The Breaking of Eggs

The Breaking of Eggs

Book - 2010
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The Breaking of Eggs is the story of the curmudgeonly Feliks Zhokovski, Polish by birth, Communist at heart, who at age 61 finds that just about everything he has based his life on is crumbling. Separated from him family as a child when the Nazis invaded Poland, Feliks is currently living in Paris and his life's work is a travel guide to the old Eastern bloc. But unfortunately for Feliks, it's 1991: the Berlin Wall has fallen, Communism has collapsed, East Germany isn't the economic miracle he wants it to be, and he's forced to confront the fact that his travel-writing days are numbered. His guide was a flourishing business, but the old pro-Communist descriptions won't do, for Western visitors will now be able to see for themselves. So he makes the (extremely difficult) decision to sell his guide to a big, capitalist American publisher. This sets in motion a chain of events that will reunite him with a brother living in Ohio that he hasn't seen in fifty years, reveal the truth about the mother he thought abandoned him and offer him a second chance with a long-lost love.

Equal parts hilarious and moving, The Breaking of Eggs is the story of a man who closed himself off from everyone and everything years ago and now awakens to discover the world has changed dramatically and he must change with it. The Breaking of Eggs also has the added bonus of being a crash course in 20th century European history, subtly told as a backdrop to Feliks' riveting personal story. Imagine Everything is Illuminated meets The Elegance of the Hedgehog , then forget all the publishing clich#65533;s and discover this incredible new voice.

Publisher: New York : Penguin Books, c2010.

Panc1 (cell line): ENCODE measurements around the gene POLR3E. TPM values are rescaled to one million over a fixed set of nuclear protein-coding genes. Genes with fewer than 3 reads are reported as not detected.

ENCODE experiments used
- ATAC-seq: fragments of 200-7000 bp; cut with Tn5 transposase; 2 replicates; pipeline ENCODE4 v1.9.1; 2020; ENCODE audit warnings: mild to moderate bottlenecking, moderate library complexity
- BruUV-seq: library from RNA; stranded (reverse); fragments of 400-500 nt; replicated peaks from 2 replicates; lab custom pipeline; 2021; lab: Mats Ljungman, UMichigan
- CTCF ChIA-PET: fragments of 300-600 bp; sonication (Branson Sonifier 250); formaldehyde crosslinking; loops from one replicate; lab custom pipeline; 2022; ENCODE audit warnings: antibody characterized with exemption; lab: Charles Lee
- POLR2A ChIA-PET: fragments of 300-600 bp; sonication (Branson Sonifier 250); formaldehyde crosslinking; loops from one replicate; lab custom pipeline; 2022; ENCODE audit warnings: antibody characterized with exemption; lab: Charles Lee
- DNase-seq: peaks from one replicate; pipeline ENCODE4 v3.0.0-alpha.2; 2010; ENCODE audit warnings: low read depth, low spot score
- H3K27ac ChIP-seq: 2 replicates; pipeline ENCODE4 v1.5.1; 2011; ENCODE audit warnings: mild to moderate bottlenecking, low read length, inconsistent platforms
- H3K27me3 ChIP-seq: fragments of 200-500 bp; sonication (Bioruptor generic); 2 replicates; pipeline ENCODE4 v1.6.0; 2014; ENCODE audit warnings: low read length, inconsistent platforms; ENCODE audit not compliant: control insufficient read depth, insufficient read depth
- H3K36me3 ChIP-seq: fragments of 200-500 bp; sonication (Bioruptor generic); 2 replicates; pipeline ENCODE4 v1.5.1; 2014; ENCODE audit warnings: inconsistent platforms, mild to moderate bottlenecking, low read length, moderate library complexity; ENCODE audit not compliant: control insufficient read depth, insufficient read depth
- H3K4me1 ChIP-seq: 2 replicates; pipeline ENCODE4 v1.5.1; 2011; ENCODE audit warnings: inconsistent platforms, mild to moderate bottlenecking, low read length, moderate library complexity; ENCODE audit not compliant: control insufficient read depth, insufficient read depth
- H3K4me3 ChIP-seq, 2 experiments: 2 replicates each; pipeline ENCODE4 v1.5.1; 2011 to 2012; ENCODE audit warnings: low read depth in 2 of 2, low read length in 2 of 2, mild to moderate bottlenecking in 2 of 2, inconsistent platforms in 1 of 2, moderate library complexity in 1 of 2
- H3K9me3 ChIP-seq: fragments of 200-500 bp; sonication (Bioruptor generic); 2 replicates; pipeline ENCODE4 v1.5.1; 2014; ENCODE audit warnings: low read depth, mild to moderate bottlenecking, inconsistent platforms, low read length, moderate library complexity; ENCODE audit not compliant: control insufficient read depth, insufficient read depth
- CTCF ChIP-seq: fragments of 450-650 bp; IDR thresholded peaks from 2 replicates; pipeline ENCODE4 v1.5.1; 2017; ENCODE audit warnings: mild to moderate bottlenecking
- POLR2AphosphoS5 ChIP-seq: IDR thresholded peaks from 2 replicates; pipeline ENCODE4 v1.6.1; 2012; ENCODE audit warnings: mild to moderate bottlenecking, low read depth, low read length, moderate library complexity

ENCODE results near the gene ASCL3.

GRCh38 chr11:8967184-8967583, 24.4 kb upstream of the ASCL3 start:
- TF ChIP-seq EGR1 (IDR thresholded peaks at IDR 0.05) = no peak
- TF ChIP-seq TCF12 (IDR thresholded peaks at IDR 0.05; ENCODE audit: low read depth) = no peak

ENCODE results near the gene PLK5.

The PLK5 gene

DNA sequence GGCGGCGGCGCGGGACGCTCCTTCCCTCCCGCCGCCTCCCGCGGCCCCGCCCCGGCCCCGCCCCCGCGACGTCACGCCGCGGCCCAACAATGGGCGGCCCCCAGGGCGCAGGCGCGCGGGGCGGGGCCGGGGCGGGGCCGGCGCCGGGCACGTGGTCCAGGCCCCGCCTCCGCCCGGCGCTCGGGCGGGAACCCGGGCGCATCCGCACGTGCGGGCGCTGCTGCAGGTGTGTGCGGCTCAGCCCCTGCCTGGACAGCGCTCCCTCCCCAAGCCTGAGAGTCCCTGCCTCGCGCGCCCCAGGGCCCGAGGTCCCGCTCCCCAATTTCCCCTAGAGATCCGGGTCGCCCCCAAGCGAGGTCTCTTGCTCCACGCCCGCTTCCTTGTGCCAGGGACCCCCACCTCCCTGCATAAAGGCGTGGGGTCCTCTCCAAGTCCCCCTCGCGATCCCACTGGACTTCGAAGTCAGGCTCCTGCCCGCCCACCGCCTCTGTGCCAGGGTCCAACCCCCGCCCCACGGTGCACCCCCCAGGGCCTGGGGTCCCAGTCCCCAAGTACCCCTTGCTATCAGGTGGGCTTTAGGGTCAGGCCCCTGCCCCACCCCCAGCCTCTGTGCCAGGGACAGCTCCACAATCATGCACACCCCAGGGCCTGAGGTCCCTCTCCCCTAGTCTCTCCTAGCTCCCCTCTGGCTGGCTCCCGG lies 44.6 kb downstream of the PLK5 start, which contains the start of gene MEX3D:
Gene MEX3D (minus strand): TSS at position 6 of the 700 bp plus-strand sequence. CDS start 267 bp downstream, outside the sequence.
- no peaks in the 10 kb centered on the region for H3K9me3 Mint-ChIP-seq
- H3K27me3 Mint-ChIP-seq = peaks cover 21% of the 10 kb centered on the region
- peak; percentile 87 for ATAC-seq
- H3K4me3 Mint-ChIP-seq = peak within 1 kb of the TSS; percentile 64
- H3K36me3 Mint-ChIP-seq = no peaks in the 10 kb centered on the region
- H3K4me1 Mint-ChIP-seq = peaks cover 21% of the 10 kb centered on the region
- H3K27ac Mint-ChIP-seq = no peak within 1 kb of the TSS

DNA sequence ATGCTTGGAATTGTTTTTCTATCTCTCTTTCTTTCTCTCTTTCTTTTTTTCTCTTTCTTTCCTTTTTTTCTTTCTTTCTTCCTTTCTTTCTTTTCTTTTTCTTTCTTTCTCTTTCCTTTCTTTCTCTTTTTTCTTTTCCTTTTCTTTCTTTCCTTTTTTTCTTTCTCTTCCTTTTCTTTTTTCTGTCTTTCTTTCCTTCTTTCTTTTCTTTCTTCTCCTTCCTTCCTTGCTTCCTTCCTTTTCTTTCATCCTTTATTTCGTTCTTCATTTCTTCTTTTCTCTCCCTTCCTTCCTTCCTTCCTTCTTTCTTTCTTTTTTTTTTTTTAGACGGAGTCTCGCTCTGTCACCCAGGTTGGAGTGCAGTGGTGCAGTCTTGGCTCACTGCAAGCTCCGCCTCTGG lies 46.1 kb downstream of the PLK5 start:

ISBN: 9780143117261
Branch Call Number: FIC Powell
Characteristics: 342 p. : 21 cm.


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patienceandfortitude Mar 02, 2012

This novel is about a middle-aged man whose complete world falls apart and is recreated after his 61st birthday. He built his life around the idea and values of communism and has to adjust his life as a result of the changes in the world, but more importantly, his encounters with individuals. The novel discusses the differences between living for an idea and living with and for individual human beings. It also tells the story of what it was like to live in France, Poland, and Germany before and after WWII. This seems a very fair and sympathetic novel, offering much to consider.

Jul 09, 2011

I liked the initial part of the book, but around the part with the mother's letter, it started feeling less compelling to me. Perhaps part of it was that it shifted from showing me the story to just telling it to me.

As I got closer to the end, it just felt like things were too neatly tied up, like some sort of bland fairy tale ending. Rather mushy, and not satisfying at all.


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